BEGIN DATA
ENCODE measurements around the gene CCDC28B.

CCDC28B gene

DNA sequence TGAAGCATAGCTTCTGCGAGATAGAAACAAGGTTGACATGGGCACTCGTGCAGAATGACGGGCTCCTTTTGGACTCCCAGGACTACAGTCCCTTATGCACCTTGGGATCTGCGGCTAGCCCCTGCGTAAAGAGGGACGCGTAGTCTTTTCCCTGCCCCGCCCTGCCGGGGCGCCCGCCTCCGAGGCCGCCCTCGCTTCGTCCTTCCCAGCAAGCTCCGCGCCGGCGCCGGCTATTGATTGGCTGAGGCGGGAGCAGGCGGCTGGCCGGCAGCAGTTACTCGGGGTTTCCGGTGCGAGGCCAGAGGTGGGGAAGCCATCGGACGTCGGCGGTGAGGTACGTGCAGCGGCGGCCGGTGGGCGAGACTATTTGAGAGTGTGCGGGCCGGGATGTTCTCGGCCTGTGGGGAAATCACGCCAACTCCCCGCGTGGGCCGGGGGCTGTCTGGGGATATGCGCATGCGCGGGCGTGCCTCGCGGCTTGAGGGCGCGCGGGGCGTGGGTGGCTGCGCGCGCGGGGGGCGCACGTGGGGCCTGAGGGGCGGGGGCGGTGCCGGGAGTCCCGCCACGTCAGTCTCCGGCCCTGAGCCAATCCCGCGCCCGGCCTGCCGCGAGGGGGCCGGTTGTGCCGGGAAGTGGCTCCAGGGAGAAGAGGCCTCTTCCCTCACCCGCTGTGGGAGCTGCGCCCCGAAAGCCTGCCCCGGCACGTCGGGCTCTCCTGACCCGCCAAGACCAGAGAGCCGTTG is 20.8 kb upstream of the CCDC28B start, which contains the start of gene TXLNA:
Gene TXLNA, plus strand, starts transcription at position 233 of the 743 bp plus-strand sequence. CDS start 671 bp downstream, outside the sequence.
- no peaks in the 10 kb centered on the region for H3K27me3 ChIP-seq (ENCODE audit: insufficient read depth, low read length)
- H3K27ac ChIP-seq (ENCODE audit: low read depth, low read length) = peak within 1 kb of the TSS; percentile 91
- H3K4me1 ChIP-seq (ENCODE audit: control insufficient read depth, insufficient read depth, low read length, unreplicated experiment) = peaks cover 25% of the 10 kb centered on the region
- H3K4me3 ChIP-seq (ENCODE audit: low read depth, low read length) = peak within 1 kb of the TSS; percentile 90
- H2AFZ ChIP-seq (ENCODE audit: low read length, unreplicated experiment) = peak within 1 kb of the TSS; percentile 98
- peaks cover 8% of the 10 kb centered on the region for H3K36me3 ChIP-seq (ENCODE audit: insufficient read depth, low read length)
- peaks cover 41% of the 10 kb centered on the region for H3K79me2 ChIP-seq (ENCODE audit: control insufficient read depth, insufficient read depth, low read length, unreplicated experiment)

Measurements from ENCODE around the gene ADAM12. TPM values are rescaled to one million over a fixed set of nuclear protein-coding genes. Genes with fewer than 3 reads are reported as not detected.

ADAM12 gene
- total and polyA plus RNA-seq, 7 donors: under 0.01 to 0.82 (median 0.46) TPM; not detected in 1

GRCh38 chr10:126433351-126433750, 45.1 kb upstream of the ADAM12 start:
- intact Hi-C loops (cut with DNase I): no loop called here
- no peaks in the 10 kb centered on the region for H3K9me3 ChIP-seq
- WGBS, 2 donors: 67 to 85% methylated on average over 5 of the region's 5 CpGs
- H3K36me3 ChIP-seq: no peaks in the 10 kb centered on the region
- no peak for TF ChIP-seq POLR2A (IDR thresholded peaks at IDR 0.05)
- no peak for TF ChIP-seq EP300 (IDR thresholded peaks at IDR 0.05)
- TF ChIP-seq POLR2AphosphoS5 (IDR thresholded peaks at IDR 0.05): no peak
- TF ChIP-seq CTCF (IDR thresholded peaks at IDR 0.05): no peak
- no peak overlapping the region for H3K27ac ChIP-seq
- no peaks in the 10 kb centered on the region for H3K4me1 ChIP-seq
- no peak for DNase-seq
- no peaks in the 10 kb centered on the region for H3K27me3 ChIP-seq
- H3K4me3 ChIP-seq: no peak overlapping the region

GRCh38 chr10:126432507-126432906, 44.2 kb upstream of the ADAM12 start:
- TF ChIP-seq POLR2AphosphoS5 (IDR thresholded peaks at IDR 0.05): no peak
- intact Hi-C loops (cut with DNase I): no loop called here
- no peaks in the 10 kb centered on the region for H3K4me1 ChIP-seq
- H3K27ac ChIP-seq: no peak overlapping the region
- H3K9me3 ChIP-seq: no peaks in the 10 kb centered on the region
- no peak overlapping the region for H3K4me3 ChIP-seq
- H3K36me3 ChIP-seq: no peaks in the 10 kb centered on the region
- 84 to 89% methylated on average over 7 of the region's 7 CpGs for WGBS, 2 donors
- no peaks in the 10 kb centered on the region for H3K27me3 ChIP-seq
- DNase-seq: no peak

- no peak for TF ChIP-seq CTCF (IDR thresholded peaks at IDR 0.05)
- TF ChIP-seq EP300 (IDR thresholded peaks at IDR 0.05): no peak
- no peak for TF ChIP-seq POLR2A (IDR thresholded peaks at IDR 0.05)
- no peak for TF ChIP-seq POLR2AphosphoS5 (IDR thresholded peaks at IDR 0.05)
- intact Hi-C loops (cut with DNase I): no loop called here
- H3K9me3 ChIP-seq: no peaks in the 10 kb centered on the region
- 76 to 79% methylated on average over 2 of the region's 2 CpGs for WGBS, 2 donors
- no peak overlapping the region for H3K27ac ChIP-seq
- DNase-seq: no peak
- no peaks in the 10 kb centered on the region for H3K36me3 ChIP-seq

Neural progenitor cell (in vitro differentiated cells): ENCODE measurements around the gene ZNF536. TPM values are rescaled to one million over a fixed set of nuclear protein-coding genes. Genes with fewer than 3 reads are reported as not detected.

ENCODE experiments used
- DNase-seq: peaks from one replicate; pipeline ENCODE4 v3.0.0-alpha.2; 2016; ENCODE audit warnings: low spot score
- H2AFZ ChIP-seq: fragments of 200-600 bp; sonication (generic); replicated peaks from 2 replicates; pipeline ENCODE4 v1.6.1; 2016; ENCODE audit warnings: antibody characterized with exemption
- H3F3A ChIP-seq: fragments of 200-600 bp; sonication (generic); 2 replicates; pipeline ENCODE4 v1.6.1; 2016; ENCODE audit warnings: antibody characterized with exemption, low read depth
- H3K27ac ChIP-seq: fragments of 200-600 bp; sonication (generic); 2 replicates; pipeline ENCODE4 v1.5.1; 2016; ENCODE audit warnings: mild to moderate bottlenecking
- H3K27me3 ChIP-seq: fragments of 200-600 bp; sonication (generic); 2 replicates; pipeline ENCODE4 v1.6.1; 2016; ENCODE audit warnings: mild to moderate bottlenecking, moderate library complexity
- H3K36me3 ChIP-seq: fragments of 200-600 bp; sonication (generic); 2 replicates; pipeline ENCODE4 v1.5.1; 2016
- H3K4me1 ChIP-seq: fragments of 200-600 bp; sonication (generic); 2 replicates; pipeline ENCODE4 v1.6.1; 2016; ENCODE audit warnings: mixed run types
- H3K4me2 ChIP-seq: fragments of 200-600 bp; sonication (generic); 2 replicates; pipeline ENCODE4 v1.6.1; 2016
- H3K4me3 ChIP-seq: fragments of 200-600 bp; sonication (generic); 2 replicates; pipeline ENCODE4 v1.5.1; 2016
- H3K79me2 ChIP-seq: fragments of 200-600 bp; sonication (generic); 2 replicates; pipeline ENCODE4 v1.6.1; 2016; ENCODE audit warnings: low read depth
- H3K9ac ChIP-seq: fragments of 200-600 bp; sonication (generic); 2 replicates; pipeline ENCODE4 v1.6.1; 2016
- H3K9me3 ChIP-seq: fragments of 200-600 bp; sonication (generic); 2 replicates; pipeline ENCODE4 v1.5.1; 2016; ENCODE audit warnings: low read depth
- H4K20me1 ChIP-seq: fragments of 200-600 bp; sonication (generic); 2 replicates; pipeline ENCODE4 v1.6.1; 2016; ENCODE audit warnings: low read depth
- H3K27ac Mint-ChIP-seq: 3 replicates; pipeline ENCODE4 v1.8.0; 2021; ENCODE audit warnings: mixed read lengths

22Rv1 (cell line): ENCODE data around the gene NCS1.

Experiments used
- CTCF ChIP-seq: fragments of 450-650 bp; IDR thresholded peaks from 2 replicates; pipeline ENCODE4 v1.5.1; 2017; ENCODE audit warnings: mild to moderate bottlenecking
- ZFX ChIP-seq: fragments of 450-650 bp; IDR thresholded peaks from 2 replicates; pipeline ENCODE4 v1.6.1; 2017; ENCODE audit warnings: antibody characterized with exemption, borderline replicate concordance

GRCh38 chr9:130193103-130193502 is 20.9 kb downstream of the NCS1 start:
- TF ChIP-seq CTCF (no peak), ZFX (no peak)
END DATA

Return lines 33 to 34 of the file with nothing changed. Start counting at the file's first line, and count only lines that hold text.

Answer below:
- H3K27ac ChIP-seq: no peak overlapping the region
- H3K9me3 ChIP-seq: no peaks in the 10 kb centered on the region